By Joe Sims
Why did Obama lose yesterday’s New Hampshire primary? In the opinion of the editor’s of none other than the New York Times, major consideration has to be given to the injection of racism into the campaign by none other than Hillary and Bill Clinton themselves. In its lead editorial, the Times wrote that Senator Clinton ran an “angry campaign" in New Hampshire and:
“polls showed that voters noticed. She won narrowly, but came perilously close to injecting racial tension into what should have been — and still should be — an uplifting contest between the first major woman candidate and the first major African-American candidate.”
For the centrist NYT to say “perilously close” in reality means that it actually occurred – so much so that it was cause for alarm. The editorial continues:
“In the days before the voting, Mrs. Clinton and her team were so intent on talking about how big a change a woman president would be — and it surely would — that some of her surrogates even suggested that it would be a more valuable change than an African-American president…In Mrs. Clinton’s zeal to make the case that experience (hers) is more important than inspirational leadership (Mr. Obama’s), she made some peculiar comments about the relative importance of the Rev. Dr. Martin Luther King Jr. and President Lyndon Johnson to the civil rights cause. She complimented Dr. King’s soaring rhetoric, but said: “Dr. King’s dream began to be realized when President Lyndon Johnson passed the Civil Rights Act of 1964. ... It took a president to get it done. ”
Clinton has been all along not-so-subtly suggesting that Senator Obama is not up to the task of being president, not “experienced enough” in the New York senator’s words. In essence, Clinton is arguing that Obama is not “qualified.” Now where have we heard that before?
The Times editors saw it this way:
“It was hard to escape the distasteful implication that a black man needed the help of a white man to effect change. She pulled herself back from the brink by later talking about the mistreatment and danger Dr. King faced.”
If Mrs. Clinton “pulled back” her husband, in the opinion of the Times went way over the line. They wrote:
“Former President Bill Clinton, who seems to forget he is not the one running, hurled himself over the edge on Monday with a bizarre and rambling attack on Mr. Obama.”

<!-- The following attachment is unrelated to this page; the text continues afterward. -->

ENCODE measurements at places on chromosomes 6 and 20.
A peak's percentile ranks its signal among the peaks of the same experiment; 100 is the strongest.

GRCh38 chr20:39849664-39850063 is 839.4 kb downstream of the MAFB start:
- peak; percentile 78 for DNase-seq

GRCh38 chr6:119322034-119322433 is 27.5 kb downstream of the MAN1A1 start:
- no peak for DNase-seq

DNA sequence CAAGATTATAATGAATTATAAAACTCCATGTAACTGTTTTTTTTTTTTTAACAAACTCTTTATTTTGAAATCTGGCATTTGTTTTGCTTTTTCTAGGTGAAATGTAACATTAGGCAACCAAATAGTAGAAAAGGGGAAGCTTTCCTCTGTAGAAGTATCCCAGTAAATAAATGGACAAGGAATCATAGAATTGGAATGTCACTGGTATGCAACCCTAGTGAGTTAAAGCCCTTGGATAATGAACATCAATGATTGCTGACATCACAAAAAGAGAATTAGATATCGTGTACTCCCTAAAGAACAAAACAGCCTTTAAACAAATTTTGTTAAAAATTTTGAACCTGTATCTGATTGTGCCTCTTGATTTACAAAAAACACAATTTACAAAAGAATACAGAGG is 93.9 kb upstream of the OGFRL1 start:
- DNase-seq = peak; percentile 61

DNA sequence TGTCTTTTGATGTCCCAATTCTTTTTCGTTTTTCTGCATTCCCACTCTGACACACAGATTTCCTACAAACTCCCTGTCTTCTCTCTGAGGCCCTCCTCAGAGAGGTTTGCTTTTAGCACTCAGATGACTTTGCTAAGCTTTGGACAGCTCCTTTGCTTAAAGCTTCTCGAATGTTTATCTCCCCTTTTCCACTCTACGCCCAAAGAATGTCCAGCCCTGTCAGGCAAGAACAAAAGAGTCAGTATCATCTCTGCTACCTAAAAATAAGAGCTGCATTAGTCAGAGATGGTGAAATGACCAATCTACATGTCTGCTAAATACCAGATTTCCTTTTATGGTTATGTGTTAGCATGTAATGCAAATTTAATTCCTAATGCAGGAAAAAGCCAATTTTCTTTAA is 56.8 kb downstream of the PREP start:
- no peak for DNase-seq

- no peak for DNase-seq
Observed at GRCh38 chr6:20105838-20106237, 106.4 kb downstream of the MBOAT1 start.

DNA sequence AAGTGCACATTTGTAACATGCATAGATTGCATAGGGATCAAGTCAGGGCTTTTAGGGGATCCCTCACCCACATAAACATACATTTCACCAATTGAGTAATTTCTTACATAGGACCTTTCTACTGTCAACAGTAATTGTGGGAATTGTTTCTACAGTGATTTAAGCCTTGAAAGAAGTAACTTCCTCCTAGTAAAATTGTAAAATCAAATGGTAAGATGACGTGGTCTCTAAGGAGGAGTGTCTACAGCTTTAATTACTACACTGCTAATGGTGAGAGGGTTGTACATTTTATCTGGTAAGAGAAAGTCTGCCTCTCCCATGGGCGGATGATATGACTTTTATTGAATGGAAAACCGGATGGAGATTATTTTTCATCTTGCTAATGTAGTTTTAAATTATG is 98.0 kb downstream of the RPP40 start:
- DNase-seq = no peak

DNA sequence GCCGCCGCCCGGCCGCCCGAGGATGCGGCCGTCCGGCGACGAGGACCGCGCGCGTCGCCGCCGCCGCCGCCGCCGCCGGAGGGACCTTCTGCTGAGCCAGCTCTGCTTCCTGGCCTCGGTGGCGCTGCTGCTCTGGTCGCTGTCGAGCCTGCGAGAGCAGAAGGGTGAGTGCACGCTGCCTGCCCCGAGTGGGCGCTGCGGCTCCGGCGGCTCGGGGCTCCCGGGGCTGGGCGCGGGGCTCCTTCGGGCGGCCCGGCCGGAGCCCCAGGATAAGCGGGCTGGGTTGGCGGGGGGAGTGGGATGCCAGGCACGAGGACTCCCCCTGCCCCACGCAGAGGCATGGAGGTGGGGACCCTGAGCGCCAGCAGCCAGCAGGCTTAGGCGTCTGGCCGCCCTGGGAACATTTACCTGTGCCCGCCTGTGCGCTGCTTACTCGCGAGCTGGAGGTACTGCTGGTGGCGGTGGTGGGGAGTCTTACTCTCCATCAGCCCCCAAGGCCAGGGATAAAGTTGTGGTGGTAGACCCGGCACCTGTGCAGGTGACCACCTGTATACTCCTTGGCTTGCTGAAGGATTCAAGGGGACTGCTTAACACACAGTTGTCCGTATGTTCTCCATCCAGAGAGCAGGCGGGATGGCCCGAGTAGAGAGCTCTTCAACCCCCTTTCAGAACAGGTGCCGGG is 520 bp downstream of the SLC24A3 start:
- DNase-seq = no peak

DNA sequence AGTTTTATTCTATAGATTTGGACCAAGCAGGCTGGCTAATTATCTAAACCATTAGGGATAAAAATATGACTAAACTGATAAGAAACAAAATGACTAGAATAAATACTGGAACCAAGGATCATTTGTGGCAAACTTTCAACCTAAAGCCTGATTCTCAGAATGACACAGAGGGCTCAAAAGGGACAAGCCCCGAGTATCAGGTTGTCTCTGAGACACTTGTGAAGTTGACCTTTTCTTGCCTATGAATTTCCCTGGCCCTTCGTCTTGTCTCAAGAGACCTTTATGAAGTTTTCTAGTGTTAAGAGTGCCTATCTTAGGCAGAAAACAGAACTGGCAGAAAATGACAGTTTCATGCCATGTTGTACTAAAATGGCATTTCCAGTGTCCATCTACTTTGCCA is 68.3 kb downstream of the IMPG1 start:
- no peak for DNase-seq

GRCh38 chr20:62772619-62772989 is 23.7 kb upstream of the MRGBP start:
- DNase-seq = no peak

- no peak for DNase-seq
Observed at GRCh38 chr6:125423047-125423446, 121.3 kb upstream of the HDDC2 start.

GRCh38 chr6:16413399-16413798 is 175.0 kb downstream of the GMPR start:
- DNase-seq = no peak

A conclusion that the Clinton's engaged in racially charged campaigning in New Hampshire seems unavoidable. Whether it was deliberate or unconscious isn't important. What is important is that it helped turn the election in their favor. In this regard, any discussion of the “Bradley effect” in the New Hampshire primary must consider the added influence of the Clinton’s role. (The Bradley effect is named for the late Tom Bradley who ran for governor of California and lost narrowly after being well ahead in the polls). It wasn’t that voters just made up their minds at the last minute, they were pushed in a certain direction by the Clinton couple themselves.
One should not be surprised by the Clinton’s ploys. After all it was Bill Clinton himself who traveled to a Rainbow Coalition meeting in Washington during his first campaign and attacked a young rapper “Sista Souljah” to prove he wasn’t “pandering” to the Black vote. It was also Clinton who traveled back to Arkansas to preside over the execution of young mentally disabled African American man. It was the same Clinton who went to a Black church and chastised African Americans for behaving with “reckless abandonment” and loose morals.
In all likelihood several factors combined to produce the New Hampshire vote: the swing of undecided women voters; strong union support for Clinton and an effective get-out-the vote effort, and the playing of the race card by the Clinton’s themselves.